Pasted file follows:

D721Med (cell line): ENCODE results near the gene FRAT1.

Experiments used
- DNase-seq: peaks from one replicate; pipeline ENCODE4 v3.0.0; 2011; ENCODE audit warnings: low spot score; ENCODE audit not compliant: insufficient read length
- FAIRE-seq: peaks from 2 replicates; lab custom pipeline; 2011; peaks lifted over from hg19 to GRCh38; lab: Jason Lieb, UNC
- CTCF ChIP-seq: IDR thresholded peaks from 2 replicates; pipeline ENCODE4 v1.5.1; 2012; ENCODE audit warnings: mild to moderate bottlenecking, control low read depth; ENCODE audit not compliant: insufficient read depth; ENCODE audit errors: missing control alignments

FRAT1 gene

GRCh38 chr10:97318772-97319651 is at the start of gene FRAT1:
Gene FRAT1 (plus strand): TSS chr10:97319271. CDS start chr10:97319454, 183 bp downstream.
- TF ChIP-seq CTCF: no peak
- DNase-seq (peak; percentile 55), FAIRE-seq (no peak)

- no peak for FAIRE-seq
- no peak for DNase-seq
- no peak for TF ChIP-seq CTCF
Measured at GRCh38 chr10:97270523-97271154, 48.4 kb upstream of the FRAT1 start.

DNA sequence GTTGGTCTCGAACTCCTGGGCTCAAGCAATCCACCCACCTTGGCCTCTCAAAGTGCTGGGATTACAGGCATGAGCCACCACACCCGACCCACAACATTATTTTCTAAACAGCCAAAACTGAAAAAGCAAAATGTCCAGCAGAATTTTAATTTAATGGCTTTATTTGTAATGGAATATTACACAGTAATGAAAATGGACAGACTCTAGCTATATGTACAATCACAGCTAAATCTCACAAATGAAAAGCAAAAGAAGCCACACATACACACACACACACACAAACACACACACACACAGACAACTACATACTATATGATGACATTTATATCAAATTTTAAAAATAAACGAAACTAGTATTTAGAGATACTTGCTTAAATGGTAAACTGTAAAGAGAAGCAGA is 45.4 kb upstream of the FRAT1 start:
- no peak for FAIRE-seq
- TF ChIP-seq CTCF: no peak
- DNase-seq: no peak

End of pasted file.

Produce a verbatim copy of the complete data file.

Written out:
D721Med (cell line): ENCODE results near the gene FRAT1.

Experiments used
- DNase-seq: peaks from one replicate; pipeline ENCODE4 v3.0.0; 2011; ENCODE audit warnings: low spot score; ENCODE audit not compliant: insufficient read length
- FAIRE-seq: peaks from 2 replicates; lab custom pipeline; 2011; peaks lifted over from hg19 to GRCh38; lab: Jason Lieb, UNC
- CTCF ChIP-seq: IDR thresholded peaks from 2 replicates; pipeline ENCODE4 v1.5.1; 2012; ENCODE audit warnings: mild to moderate bottlenecking, control low read depth; ENCODE audit not compliant: insufficient read depth; ENCODE audit errors: missing control alignments

FRAT1 gene

GRCh38 chr10:97318772-97319651 is at the start of gene FRAT1:
Gene FRAT1 (plus strand): TSS chr10:97319271. CDS start chr10:97319454, 183 bp downstream.
- TF ChIP-seq CTCF: no peak
- DNase-seq (peak; percentile 55), FAIRE-seq (no peak)

- no peak for FAIRE-seq
- no peak for DNase-seq
- no peak for TF ChIP-seq CTCF
Measured at GRCh38 chr10:97270523-97271154, 48.4 kb upstream of the FRAT1 start.

DNA sequence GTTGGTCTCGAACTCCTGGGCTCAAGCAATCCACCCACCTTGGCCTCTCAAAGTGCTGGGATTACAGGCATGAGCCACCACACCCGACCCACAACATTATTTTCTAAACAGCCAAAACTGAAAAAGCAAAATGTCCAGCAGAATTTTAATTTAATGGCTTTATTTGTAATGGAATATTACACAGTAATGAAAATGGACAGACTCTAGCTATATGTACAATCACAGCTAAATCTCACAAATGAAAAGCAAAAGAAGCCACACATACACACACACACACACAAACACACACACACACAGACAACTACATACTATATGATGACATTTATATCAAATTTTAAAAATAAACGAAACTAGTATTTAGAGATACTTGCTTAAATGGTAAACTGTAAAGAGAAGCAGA is 45.4 kb upstream of the FRAT1 start:
- no peak for FAIRE-seq
- TF ChIP-seq CTCF: no peak
- DNase-seq: no peak